Had Tommy Lasorda been alive, I bet his answer to “what did you think of Chris Taylor’s performance?” would have been vastly different to the answer he gave when asked about Dave Kingman’s performance.
Bullpen games in the postseason. Are you kidding me? Starters going five innings. Are you for real?
Dodgers have three legitimate Cy Young candidates yet each only starts one time in the first five games. Whatever happened to your ace pitching games 1-4-7 and your two other starters going games 2–5 and 3-6 respectively?
Julio Urías throwing his arms out, palms up, in Game 4, as if to say, “What is that?” as Gavin Lux pulled up on a sinking line drive, is the epitome of Bush League. You don’t show up your teammate in front of 50,000 paid, and another few million watching on TV. That’s the first rule of sports. Can you imagine Koufax or Kershaw doing that? Did anyone throw up their arms when Urías gave up home runs number two and three?
I hope whoever has clubhouse cred — someone like Pujols or Kershaw — took Urias aside and explained the unwritten rules of the game.
The picture of Julio Urías unhappily gesturing at Gavin Lux for not risking extra bases to try to catch a bloop single was a textbook display of chutzpah, given his own poor performance.
The Dodgers go into this postseason with a deep and talented bullpen and a three-man starting rotation, yet they opt to use two of the starting pitchers in relief. Nothing new here. Dave Roberts has been mismanaging his pitching staff in the playoffs for nearly a decade now, and one has to wonder how many World Series the Dodgers would have won if they’d had a remotely competent dugout tactician.
The old version of insanity, doing the same thing over and over while expecting different results, now has company. Dave Roberts statement, “A decision that doesn’t work out doesn’t mean it was the wrong decision“ is now baseball’s definition of insanity.
If the Braves go on to the World Series, I’m pretty certain that they’ll be giving Dave Roberts a full share.
One game Roberts looks like a genius; the next game he looks like an idiot. One thing is consistent. He never ever admits he screwed up, insuring that he will make the same mistakes over and over.
How great would it be at the end of this life if we all get greeted into Heaven by Albert Pujols? I would love that, because that’ll mean I’ve hit a home run.
The odds on that?
While watching the major league playoffs I am inundated with commercial gambling sites and ads urging me to use their “product.” Announcers constantly comment on the odds of any possible situation that occurs during the game. Wasn’t gambling the reason that Pete Rose was banned from baseball and the Hall of Fame? Major League Baseball is being hypocritical by endorsing and condoning gambling while still punishing Rose. I am no fan of his but let him in the Hall or drop gambling ads from broadcasts.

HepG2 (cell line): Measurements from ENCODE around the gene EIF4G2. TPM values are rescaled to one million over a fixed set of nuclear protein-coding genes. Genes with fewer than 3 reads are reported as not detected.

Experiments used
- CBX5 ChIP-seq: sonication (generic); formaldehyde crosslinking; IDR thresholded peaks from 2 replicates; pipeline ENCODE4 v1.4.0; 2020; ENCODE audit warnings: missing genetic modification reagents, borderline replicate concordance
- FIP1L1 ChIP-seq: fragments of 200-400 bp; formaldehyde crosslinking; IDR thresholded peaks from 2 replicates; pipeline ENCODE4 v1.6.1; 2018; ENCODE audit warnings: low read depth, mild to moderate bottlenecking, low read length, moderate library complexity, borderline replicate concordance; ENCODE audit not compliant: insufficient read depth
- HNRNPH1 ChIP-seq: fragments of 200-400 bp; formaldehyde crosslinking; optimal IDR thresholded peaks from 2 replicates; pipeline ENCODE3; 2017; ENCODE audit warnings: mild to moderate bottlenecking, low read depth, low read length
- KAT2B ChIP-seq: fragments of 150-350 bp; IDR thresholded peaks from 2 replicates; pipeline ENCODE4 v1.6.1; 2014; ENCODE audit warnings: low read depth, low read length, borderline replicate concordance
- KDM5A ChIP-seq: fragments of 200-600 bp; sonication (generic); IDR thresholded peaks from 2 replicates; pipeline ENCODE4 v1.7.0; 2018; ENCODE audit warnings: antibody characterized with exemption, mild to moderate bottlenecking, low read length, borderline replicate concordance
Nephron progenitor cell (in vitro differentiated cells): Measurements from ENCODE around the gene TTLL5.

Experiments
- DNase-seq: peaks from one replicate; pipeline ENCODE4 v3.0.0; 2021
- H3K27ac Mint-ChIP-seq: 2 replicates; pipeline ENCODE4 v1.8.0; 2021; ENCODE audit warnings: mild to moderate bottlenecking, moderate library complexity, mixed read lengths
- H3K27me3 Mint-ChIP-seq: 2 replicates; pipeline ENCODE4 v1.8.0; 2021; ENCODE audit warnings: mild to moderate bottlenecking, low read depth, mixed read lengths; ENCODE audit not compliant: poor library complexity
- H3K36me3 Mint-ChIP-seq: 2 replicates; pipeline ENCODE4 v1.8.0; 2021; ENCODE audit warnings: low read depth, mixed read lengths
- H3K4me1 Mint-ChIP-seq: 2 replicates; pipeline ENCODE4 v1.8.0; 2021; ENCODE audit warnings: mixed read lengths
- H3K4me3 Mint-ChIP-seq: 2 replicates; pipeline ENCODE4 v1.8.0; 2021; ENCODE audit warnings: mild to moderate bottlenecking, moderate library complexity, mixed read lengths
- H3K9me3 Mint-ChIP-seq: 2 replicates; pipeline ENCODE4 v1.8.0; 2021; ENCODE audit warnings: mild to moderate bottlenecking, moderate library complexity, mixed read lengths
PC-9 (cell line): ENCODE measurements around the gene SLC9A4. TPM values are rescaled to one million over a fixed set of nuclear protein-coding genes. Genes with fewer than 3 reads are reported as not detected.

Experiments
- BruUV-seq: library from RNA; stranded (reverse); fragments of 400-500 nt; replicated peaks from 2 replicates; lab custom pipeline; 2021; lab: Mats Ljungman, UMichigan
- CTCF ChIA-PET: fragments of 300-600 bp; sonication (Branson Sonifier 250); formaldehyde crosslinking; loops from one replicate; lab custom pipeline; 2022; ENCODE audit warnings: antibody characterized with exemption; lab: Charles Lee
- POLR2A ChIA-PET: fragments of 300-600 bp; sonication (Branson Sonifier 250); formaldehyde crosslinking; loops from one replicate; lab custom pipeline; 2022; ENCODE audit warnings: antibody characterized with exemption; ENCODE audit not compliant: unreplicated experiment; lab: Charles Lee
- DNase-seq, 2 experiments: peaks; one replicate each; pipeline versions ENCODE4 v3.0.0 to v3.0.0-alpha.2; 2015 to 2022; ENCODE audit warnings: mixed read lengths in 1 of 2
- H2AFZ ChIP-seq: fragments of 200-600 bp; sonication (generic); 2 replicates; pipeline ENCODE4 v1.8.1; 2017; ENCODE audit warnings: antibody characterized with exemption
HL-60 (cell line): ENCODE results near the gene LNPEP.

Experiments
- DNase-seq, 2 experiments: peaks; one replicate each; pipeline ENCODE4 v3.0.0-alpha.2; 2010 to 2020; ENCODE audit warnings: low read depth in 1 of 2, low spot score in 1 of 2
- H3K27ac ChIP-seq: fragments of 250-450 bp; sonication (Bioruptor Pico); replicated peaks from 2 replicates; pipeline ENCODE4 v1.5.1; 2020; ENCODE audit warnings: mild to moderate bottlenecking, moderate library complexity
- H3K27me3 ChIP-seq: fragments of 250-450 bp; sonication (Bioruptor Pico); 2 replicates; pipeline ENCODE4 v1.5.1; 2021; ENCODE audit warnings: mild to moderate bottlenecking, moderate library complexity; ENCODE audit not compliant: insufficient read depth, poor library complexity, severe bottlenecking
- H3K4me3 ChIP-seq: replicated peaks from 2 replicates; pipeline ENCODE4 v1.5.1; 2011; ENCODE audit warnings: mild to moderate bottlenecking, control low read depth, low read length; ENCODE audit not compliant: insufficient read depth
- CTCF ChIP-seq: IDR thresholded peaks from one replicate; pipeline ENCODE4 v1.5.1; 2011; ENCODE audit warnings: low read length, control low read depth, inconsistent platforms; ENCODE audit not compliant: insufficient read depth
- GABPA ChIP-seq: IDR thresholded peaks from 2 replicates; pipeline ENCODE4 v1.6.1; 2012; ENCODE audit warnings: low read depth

Ephraim A. Moxson
Let me get this straight. Pete Rose is banned from baseball and the Hall of Fame for life for gambling on baseball games. But Draft Kings gets to run TV commercials WHILE THE GAME IS STILL BEING PLAYED quoting bets and their potential payoffs.
And that’s OK?
How hypocritical can major league baseball get?
The TBS base cam proves that just because you can, doesn’t mean you should.
Of age and ills
After Russell Westbrook put up a triple-single in the Lakers’ inauspicious opener, LeBron James suggested he go home, watch a comedy and have a few laughs. Westbrook could have simply watched a replay of the game.
Mark S. Roth
Westbrook obviously appears not to be the player he was of yore. As James was quoted in your article, “I understand the competitor you were.” Past tense. I took that not to mean Westbrook isn’t trying just as hard; rather that he isn’t as competitive as he once was.
Is this an elephant in the room? That is, how seriously depleted are his skills? Not that he can’t play or even be the third option, but how far behind has he fallen?
The one thing not addressed in any of the recent Lakers articles is missed free throws. We lost our season opener by a handful of points after a rough game. Add back half of the missed free throws and we win the game. What’s wrong with Lakers coaches that they don’t seriously address this ridiculous, treatable weakness in our game?
How charitable of you to give the Phoenix Suns a mention in your annual NBA forecast, despite the snarky disclaimer that, of course, they reached the Finals last year, dispatching both L.A. franchises in the process, because “they were the healthiest team.” Boo hoo. Perhaps the Lakers and their aging legs are better built for a mini-season like the one that enabled them win a “title” two years ago.
Ben Simmons should play a non-team sport, like solitaire or singles tennis, because he is truly not a team player.
Regarding Jared Goff, when you give a player $110 million and four of seven losses can be traced to turnovers that player made, the player shouldn’t be surprised to get dumped.
The Los Angeles Times welcomes expressions of all views. Letters should be brief and become the property of The Times. They may be edited and republished in any format. Each must include a valid mailing address and telephone number. Pseudonyms will not be used.
Email: [email protected]